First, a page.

Thursday, March 26, 2009

Ugadhi Subhakankshalu

Hai Happy Ugadhi to all my Bloggers.

VIRODHINAMA SAMVATSHARA SUBHAKANKSHALU

Ugadi (Kannada: ಯುಗಾದಿ, Telugu: ఉగాది from yuga+aadi, yuga is era, aadi means start. the start of an era) is the new year's day for the people of the Deccan region of India. While the people of Karnataka and Andhra Pradesh use the term Ugadi for this festival, the people of Maharashtra term the same festival, observed on the same day, Gudi Padwa. Sindhis, people from Sindh, celebrate the same day as their New Year day Cheti Chand.
Ugadi is celebrated on a different day every year because the Hindu calendar is a lunisolar calendar. The Saka calendar begins with the month of Chaitra (March/April) and Ugadi marks the first day of the new year.


The word Ugadi derives from the word Yugadi. 'Yuga' is the word for 'epoch' or 'era', and 'aadi' stands for 'the beginning'. Yugadi specifically refers to the start of the age we are living in now, Kali Yuga. Kali Yuga started the moment when Lord Krishna passed away. Maharshi Vedavyasa describes this event with the words 'Yesmin Krishno divamvyataha, Tasmat eeva pratipannam Kaliyugam'. Some Indian historians date the beginning of Kali Yuga to 3102 BC.

The Telugu and kannada people celebrate the festival with great fanfare; gatherings of the extended family and a sumptuous feast are de rigueur. The day, however, begins with ritual showers (oil bath) followed by prayers, and then the eating of a specific mixture of -
Neem Buds/Flowers for bitterness
Raw Mango for tang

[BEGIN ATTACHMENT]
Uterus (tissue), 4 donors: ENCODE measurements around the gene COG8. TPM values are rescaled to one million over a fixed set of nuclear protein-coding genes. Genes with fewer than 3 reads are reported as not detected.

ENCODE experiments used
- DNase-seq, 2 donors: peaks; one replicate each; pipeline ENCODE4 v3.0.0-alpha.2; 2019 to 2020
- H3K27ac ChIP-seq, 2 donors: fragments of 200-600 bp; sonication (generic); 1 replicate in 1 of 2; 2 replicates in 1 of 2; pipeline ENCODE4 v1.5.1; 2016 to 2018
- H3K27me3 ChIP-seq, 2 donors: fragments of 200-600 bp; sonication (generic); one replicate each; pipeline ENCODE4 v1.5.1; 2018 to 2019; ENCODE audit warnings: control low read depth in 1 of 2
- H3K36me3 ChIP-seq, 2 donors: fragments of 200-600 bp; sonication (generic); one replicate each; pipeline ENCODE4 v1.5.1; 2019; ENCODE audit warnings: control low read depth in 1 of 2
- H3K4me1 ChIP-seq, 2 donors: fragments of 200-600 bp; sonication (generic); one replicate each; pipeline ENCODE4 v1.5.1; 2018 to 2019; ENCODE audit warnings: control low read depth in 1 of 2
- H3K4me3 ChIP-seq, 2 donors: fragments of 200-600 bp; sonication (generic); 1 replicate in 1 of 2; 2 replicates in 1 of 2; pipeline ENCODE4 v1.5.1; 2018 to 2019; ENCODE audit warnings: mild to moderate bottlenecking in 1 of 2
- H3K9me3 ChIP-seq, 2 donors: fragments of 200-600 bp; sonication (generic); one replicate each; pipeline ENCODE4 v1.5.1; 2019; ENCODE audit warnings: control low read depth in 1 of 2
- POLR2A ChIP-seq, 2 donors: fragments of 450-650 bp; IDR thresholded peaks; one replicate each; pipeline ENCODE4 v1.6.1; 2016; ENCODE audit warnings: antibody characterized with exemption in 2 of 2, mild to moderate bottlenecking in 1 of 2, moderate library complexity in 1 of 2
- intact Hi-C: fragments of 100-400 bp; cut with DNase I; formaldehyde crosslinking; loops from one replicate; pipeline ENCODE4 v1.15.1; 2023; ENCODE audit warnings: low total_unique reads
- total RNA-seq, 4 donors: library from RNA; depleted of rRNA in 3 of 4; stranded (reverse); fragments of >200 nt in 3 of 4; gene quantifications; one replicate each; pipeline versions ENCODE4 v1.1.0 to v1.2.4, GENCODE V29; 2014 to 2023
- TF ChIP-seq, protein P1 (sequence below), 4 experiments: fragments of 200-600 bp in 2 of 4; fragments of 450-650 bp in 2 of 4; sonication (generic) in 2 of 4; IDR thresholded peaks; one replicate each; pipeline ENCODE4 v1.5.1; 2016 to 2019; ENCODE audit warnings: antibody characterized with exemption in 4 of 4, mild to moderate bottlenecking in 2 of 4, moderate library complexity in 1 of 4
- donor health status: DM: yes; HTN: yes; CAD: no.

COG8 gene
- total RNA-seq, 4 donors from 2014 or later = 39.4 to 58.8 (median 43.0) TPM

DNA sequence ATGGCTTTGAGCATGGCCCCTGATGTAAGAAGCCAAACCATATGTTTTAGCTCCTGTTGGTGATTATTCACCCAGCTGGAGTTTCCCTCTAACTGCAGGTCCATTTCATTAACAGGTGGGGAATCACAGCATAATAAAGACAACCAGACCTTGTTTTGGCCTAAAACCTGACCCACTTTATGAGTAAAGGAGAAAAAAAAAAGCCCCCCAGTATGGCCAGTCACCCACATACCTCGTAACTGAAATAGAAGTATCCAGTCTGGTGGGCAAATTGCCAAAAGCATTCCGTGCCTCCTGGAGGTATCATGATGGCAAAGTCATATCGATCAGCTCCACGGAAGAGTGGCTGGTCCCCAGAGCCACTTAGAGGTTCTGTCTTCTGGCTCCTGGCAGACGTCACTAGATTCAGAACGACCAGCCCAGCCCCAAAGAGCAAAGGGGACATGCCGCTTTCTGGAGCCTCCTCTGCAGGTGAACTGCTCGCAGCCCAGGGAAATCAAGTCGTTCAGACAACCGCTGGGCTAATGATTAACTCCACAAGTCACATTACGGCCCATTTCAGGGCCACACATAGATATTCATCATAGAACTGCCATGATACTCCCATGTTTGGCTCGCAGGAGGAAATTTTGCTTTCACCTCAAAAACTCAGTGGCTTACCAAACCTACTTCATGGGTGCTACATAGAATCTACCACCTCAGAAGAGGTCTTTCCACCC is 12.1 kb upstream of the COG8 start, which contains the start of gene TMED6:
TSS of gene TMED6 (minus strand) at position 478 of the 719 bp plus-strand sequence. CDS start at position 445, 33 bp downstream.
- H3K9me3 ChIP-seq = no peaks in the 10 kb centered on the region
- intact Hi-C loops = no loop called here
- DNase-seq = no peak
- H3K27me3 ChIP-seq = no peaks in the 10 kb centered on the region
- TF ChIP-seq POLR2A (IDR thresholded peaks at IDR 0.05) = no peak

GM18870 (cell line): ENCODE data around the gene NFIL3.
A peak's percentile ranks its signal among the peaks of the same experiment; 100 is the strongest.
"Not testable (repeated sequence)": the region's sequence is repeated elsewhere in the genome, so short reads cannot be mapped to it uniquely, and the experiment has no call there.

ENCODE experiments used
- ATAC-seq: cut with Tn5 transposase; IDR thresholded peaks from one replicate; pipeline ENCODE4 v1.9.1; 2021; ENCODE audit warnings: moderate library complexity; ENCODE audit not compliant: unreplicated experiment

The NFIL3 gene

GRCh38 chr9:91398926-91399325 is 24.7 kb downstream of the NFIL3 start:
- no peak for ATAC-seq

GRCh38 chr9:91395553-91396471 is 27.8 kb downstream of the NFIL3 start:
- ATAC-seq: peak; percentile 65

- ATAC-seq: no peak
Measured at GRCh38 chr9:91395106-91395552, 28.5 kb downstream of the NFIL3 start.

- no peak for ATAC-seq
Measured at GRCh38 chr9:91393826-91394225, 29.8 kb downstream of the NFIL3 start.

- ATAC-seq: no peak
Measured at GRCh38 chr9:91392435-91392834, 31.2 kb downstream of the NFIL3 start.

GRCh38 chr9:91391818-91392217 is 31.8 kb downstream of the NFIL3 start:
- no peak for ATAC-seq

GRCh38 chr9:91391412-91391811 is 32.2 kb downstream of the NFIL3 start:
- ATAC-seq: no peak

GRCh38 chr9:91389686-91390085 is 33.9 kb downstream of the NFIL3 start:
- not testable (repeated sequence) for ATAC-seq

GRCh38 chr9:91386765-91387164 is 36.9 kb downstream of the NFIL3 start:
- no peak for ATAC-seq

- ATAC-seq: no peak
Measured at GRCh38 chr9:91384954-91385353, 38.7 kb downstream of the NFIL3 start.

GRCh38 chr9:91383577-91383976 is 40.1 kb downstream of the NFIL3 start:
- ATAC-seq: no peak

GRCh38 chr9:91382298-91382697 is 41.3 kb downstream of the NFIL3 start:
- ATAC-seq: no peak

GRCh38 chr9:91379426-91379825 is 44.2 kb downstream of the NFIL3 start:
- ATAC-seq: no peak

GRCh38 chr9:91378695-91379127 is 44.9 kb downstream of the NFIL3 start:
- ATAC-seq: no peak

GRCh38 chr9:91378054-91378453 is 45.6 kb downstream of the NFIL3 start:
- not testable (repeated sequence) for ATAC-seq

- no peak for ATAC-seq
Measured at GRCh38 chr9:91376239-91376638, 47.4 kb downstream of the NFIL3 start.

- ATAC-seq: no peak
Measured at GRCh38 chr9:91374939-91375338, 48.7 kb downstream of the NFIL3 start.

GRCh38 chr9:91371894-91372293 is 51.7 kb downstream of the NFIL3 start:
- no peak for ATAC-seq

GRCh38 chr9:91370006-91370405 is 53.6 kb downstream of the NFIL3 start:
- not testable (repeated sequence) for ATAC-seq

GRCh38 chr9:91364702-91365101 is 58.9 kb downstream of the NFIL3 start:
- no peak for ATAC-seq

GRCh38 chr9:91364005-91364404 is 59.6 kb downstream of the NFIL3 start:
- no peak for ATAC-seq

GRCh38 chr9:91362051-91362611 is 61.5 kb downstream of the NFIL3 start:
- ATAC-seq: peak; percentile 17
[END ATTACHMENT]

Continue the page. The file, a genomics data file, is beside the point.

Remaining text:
Tamarind Juice for sourness
Green Chilli/Pepper for heat
Jaggery for sweetness
Pinch of Salt for saltiness
This mixture with all six tastes (షడ్రుచులు), called "Ugadi Pachhadi" (ఉగాది పచ్చడి) in Telugu and "Bevu-Bella"( ಬೇವು-ಬೆಲ್ಲ ) in Kannada[1], symbolizes the fact that life is a mixture of different experiences (sadness, happiness, anger, fear, disgust, surprise) , which should be accepted together and with equanimity.
Later, people traditionally gather to listen to the recitation of the religious almanac (Panchangam) of the coming year, and to the general forecast of the year to come. This is the Panchanga Sravanam, an informal social function where an elderly and respected person refers to the new almanac pertaining to the coming year and makes a general benediction to all present. The advent of television has changed this routine, especially in the cities. Nowadays, people turn on the TV to watch broadcasts of the recitation.
Ugadi celebrations are marked by literary discussions, poetry recitations and recognition of authors of literary works through awards and cultural programs. Recitals of classical Karnatik music and dance are held in the evenings.

4 comments:

  1. Varunavi Thank u wish u the same.

    vineelasiva

    ReplyDelete
  2. Happy Ugadi to you and your dear ones...:)

    ReplyDelete
  3. Hai Vishali

    Thank u wish u the same.

    vineelasiva

    ReplyDelete